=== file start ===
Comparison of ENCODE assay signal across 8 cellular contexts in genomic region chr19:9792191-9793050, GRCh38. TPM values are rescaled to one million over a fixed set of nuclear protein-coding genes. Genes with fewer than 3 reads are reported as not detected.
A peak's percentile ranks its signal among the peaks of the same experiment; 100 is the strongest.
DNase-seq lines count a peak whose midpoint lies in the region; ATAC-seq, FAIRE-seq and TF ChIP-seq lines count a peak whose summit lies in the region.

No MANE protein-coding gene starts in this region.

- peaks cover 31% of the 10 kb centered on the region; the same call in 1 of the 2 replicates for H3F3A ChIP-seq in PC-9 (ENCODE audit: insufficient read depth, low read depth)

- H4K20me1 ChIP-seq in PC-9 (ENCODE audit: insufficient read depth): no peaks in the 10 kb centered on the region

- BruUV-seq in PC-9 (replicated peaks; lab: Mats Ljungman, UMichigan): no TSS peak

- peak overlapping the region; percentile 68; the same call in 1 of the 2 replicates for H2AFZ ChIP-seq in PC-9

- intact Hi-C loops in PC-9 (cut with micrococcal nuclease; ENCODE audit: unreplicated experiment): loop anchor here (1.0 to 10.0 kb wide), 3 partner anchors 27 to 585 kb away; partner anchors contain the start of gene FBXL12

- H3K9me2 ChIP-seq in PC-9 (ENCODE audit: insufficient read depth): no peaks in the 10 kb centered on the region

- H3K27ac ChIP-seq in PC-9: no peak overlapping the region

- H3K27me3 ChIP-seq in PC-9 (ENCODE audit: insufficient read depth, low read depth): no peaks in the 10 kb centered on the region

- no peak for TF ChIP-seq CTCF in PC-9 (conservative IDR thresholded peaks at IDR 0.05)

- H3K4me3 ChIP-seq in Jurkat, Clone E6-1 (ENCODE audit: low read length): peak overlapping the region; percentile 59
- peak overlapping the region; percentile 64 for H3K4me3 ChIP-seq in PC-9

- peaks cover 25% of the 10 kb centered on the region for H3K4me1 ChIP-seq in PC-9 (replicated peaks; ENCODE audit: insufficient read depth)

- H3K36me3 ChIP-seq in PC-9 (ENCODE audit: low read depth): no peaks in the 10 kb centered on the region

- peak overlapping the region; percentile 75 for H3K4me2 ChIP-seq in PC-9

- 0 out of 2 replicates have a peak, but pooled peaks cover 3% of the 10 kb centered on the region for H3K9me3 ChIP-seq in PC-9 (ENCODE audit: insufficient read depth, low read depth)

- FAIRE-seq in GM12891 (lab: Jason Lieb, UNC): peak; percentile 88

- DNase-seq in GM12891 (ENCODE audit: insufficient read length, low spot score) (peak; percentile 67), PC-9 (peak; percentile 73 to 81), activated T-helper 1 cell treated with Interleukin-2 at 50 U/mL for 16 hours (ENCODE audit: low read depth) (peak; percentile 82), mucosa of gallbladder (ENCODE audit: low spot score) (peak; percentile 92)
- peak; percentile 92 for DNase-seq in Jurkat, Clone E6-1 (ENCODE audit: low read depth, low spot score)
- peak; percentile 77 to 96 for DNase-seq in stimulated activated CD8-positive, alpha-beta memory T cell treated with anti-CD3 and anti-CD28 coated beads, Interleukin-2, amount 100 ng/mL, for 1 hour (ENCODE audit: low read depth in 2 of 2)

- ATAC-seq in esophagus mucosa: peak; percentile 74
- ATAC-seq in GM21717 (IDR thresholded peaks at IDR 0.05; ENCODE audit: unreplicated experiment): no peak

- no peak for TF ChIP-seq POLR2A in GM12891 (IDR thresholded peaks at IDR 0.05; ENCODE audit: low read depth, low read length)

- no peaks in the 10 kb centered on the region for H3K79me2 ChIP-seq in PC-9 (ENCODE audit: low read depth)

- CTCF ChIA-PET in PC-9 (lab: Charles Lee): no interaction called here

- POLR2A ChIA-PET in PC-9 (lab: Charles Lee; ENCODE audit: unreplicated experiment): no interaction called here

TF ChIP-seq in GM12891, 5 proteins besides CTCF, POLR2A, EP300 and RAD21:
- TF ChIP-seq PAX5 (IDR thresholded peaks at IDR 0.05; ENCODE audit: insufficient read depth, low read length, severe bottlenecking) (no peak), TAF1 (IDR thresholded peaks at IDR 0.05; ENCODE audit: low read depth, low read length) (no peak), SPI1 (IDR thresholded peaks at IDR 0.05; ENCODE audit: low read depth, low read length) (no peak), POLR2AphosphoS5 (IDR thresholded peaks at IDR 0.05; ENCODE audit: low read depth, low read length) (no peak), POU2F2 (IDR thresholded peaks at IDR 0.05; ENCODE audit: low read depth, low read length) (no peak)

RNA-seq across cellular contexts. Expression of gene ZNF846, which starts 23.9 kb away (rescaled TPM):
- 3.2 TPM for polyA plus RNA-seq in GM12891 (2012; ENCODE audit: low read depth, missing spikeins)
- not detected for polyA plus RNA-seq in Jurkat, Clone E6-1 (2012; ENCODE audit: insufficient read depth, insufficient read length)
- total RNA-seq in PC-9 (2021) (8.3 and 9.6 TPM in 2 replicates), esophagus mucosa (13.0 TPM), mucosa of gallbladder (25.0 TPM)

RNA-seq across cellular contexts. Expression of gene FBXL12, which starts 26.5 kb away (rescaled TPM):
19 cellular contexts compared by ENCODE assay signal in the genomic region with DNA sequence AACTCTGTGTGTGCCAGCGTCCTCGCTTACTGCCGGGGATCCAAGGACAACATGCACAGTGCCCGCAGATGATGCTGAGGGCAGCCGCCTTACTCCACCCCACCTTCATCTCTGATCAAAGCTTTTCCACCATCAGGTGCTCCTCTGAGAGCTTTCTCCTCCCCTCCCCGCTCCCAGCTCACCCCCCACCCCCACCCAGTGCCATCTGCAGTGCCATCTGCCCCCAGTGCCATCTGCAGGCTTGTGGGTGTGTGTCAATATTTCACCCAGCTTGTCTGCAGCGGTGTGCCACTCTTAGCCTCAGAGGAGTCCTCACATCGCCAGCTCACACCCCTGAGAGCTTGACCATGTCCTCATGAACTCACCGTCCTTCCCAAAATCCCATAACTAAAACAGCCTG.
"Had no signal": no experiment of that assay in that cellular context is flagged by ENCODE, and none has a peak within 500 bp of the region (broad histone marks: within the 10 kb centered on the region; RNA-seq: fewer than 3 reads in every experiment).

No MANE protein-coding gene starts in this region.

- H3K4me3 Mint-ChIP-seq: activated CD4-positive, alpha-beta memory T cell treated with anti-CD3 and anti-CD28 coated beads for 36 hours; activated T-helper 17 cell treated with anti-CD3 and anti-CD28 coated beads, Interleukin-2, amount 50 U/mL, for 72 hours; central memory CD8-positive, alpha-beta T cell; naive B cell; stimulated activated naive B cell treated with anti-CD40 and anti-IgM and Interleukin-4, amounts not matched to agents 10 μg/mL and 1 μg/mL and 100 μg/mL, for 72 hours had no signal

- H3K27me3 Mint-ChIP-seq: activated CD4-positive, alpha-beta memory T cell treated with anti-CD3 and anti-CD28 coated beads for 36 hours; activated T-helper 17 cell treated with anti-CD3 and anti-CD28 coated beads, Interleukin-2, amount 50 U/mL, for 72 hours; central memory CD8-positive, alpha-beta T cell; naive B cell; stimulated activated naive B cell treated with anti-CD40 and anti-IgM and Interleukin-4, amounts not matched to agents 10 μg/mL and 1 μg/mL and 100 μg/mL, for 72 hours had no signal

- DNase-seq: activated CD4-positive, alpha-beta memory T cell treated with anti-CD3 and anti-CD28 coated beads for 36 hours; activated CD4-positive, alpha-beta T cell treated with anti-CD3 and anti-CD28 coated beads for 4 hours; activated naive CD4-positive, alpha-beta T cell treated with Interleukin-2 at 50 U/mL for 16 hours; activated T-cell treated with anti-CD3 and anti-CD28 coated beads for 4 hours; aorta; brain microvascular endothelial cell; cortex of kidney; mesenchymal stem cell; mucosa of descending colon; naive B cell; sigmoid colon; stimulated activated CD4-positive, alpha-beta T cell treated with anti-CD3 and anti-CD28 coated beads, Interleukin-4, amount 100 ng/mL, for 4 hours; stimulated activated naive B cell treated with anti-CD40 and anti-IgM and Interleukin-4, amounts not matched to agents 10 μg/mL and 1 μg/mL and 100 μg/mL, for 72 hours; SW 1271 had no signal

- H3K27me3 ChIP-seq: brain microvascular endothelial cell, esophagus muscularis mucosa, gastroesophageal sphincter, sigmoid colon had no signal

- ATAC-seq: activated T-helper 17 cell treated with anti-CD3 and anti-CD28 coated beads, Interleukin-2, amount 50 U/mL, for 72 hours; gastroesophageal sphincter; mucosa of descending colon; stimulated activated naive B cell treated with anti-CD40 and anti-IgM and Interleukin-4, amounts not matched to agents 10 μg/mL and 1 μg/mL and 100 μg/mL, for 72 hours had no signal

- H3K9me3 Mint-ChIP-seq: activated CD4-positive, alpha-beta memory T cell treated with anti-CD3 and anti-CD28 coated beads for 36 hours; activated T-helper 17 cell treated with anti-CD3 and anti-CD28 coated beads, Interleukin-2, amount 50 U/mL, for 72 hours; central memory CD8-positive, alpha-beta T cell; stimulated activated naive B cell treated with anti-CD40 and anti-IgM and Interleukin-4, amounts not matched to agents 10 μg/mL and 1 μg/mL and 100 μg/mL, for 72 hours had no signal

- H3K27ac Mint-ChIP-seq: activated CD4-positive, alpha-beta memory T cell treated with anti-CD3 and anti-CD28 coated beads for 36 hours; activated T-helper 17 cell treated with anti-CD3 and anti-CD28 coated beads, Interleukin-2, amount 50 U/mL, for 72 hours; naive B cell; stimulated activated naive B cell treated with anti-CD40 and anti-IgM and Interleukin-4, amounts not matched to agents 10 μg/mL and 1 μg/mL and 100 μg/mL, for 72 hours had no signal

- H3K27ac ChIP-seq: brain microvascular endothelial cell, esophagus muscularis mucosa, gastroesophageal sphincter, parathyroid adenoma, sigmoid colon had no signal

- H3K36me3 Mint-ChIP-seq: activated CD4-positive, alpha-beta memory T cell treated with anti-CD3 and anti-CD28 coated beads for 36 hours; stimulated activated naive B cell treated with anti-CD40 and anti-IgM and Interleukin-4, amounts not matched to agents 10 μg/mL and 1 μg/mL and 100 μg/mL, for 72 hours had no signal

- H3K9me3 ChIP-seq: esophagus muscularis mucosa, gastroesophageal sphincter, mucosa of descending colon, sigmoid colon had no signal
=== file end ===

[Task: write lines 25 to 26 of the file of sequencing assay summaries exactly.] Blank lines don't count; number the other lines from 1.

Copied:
- ATAC-seq in GM21717 (IDR thresholded peaks at IDR 0.05; ENCODE audit: unreplicated experiment): no peak

- no peak for TF ChIP-seq POLR2A in GM12891 (IDR thresholded peaks at IDR 0.05; ENCODE audit: low read depth, low read length)